American Skandia Inc. was suffering from data overload.
The Shelton, Conn.-based financial services firm was equipped with substantial data-storage architecture, which was used to move about 5T bytes of data daily across multiple platforms. The company used Veritas Backup Exec across its NT environment, and also used Veritas NetBackup on the Sun Solaris side.
It was a workable arrangement, but IT Director Will Conner says his firm needed more of a turnkey approach to backing up and restoring data. File growth was outpacing capacity, backups were taking longer and the company risked having to rebuild data from peripheral storage media if one of its servers burped. In addition, "because each system had its own independent backup solution, there was so much complexity with stopping and starting -- and with locating and managing tapes -- that the operations team in the data center wasn't happy with us handing off even simple tape changes to them," says Conner.
Eventually, the company began migrating away from Veritas towards IBM Tivoli Storage Management (TSM) as the centralized architecture for backup and restore functions. To minimize the burden on IT staff, as well as speed backups and keep server resources humming, American Skandia opted to add STORServer Backup Appliance, an integrated product sold by STORServer Inc. of Colorado Springs, Colo. STORServer is based on TSM and packages three distinct products -- backup, archive and disaster recovery -- in a single
StorServer connects to American Skandia's 600-slot tape library, which contains 45 days' worth of backups for all systems. The product's point-and-click method was appealing to Conner and his IT crew. Using a regular browser, a user can identify only files that have changed each day and then designate those files for backup, "whereas with Veritas Backup Exec, you got one tape, outputted that, and sent it off-site" as a backup, says Conner.
In other words, backups don't monopolize server resources. "One of the side effects of this," Conner said, "was we were able to increase the service level of applications and NT servers by not having them married to the backup system."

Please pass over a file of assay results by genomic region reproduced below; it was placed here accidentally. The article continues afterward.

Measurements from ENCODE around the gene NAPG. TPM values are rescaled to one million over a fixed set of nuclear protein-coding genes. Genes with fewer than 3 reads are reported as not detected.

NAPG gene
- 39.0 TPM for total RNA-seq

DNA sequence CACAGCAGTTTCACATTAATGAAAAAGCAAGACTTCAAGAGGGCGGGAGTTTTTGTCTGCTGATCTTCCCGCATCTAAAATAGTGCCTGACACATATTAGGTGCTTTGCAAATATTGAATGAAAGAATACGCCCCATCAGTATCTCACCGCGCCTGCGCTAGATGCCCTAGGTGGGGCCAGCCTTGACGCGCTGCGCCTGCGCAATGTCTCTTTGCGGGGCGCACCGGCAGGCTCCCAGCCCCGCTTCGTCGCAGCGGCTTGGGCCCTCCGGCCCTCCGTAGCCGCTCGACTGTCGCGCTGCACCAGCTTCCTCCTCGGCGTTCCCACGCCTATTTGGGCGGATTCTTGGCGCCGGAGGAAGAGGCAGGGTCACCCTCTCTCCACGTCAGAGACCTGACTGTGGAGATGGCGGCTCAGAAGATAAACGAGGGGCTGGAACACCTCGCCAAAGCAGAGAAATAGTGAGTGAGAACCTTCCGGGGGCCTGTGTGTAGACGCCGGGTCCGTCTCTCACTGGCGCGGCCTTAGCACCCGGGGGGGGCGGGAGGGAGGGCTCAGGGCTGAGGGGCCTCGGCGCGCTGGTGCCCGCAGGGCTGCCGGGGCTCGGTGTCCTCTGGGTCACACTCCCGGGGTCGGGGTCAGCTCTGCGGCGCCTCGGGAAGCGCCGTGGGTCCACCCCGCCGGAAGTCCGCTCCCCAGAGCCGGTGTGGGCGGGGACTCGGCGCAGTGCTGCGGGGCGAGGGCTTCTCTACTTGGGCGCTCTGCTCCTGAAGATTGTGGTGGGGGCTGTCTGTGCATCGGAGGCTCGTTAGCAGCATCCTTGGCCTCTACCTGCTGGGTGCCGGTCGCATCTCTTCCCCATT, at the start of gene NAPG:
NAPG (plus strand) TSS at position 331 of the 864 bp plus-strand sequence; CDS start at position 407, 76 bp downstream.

Another area of impact, says Conner, was the ability to retrieve files without having to always load magnetic tapes. "We now have a local copy [of tape] that's accessible online with a Web browser. If we had to recover something from tape that's in the online tape pool, we can do that without having to call back a tape."
There was another important consideration for American Skandia. As a financial services company, it must comply with new securities regulations to keep certain fixed documents "immutable and tamper-proof." In addition to being backed up to tape and disk, these files also must be written to optical storage devices.
"We needed a system that had the flexibility to manage and attach to all the various optical devices" and would enable possible migration of data as tape technologies evolved, says Conner. The IT department hooked StorServer up to an optical jukebox by Hewlett-Packard to address that need.
Other products usually stage data on one media, and transfer (or back up) to another media. StorServer's concept addresses a key concern for certain end users, says Brad Nesbit, an analyst with International Data Corp., the Framingham, Mass.-based research firm.
"We've certainly seen a trend to address backup, because it's become much more cost-competitive [for enterprises] to back up data to disk and have it stored in near-line fashion," says Nesbit.
Within the next year, Conner says StorServer will be integrated with his company's EMC Connectrix/Symmetrix storage area network, which protects about 4.5T bytes of raw data. The idea is to enable binary transfer of some data though StorServer directly to tape, while alleviating the burden of transmitting data over an IP network.
Click here to learn more about StorServer.
For information on American Skandia, visit its Web site.
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This was first published in December 2002